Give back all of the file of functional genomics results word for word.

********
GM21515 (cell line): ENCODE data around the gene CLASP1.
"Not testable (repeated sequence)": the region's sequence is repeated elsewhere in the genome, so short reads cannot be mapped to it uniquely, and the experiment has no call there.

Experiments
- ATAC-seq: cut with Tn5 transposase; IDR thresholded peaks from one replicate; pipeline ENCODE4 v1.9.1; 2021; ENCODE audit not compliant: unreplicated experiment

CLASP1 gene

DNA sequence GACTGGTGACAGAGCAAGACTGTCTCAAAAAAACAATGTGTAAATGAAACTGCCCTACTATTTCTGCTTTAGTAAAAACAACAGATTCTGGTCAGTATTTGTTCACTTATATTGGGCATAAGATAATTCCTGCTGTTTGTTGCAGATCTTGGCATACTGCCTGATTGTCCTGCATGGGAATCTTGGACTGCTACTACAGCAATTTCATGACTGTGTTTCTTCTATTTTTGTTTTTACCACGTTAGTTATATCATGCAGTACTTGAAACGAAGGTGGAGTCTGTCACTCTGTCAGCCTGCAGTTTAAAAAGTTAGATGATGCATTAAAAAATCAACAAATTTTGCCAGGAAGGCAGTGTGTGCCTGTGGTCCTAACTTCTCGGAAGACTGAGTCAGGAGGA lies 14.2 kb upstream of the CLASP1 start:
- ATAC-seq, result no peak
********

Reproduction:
GM21515 (cell line): ENCODE data around the gene CLASP1.
"Not testable (repeated sequence)": the region's sequence is repeated elsewhere in the genome, so short reads cannot be mapped to it uniquely, and the experiment has no call there.

Experiments
- ATAC-seq: cut with Tn5 transposase; IDR thresholded peaks from one replicate; pipeline ENCODE4 v1.9.1; 2021; ENCODE audit not compliant: unreplicated experiment

CLASP1 gene

DNA sequence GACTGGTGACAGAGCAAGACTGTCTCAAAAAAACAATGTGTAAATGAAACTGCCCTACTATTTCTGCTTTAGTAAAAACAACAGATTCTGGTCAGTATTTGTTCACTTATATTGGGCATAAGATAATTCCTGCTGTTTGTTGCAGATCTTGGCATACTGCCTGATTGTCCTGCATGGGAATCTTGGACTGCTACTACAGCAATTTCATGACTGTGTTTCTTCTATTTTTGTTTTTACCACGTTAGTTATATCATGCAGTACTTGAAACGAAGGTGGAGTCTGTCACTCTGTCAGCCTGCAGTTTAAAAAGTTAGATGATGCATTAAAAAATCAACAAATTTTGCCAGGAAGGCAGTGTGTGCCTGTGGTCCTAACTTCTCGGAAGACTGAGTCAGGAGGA lies 14.2 kb upstream of the CLASP1 start:
- ATAC-seq, result no peak